I'll pass on the chainsaw option thanks as I have an innate, inbuilt dread of the things and the router jig thingie which seems to me overly complex for a fairly simple sort of shaping job. The Abortech stuff does appear to be a bit spendy for what it does and the Ax cutter seems about the right sort of price. I'm coming round to a coarse Sabur tooth disc but if anyone has further ideas or suggestions, please keep them coming. Thanks for all input thus far.

Currently working on the pine prototype, attempting to sort out the compound angles for the front/rear legs, which is a completely different kettle of worms :D - Rob
I should point out that my chainsaw really is astonishingly small - https://www.frjonesandson.co.uk/product ... aw-23-6cc/

It's still not the right tool for the job though. Are you sure hanging a router from a rope, like some kind of Indiana Jones death trap contraption wouldn't be fun? You could stand at the corner of the room and swing it in circles - what could possibly go wrong?
 

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Turns out you can still get the chainsaw type for about £10 a blade :lol:



Whoever thought it would be a good idea should have his brain examined! It's essentially like trying to cut using the tip of the bar of your chainsaw, except that the whole disk is technically the tip of the bar. And we all know you really shouldn't cut with the tip to avoid premature head-splitting :shock: I remember doing a job where we made some "rustic" effect oak faux timber frames and we used these to roughen them up prior to assembling and then were going to use them to blend in the joints after assembly. When I went to pull out the grinder and put the blade in the big boss of the site came walking along on whilst on the phone and he looked at what I was putting together and he just mouthed at me with no words "What the expletive is that?". I reckon the guy on the other end of the phone must've been going "Are you still there Ian?" as he just went silent and cold as he watched me do the job. I still get funny looks years later! :lol:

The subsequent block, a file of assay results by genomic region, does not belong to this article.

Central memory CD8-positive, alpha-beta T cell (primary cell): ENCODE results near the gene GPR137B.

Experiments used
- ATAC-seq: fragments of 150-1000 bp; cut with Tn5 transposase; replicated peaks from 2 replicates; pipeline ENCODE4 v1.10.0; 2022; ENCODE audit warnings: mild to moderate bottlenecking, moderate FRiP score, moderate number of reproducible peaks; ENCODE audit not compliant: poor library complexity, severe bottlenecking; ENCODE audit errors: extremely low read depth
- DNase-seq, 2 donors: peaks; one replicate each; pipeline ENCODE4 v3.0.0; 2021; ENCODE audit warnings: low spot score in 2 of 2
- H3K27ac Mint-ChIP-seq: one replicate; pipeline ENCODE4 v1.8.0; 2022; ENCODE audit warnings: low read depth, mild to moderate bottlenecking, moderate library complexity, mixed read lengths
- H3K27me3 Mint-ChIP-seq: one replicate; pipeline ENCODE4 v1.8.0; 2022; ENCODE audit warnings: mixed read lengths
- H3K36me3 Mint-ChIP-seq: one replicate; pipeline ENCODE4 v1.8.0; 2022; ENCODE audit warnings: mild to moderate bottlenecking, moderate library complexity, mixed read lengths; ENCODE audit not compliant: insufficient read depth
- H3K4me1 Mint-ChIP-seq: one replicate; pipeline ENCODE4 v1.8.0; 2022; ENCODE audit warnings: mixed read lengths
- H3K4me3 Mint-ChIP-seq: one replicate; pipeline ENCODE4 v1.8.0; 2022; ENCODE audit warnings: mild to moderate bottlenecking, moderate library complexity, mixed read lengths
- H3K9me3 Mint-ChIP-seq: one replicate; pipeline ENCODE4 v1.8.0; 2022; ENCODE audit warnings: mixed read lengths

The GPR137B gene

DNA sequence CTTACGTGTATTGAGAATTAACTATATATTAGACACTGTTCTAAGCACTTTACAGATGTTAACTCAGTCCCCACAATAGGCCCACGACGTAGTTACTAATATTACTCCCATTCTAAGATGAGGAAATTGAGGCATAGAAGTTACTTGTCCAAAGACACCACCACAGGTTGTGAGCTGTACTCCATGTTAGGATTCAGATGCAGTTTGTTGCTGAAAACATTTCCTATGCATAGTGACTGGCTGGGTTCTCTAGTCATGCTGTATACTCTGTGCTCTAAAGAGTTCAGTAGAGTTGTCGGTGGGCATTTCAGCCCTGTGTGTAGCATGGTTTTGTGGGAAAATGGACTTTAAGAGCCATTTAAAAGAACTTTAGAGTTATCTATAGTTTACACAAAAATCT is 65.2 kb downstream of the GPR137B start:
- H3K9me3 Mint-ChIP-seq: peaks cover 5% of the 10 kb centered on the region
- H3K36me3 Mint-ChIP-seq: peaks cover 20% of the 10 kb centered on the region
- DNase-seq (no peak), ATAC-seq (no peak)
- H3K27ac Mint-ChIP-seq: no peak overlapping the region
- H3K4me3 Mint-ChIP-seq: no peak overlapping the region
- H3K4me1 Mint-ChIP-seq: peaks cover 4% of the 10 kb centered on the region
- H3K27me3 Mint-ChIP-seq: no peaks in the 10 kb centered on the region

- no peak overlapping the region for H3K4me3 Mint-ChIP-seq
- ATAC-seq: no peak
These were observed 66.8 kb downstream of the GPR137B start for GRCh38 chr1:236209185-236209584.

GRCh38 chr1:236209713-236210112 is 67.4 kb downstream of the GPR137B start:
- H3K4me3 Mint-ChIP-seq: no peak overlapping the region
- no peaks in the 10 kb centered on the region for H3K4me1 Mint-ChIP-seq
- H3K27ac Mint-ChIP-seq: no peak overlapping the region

Also on the note of gloves, it's one of the VERY few jobs I recommend wearing at least a single glove on the handle end as the chips coming off it can really cause a horrible and unpleasant rash if you leave them shoot against your hand. It feels a little like being sand blasted. Your hands should come nowhere near to the blade especially with guarding and the additional handle attached so you should be completely fine, I do prefer a slim fit mechanics type glove like a Maxiflex though rather than a big bulky leathery type one which can flop about.
 

woodbloke66

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Trainee neophyte":jzc85vwt said:
It's still not the right tool for the job though. Are you sure hanging a router from a rope, like some kind of Indiana Jones death trap contraption wouldn't be fun? You could stand at the corner of the room and swing it in circles - what could possibly go wrong?
With my track record for monumental cock ups, quite a lot! :lol: :lol: - Rob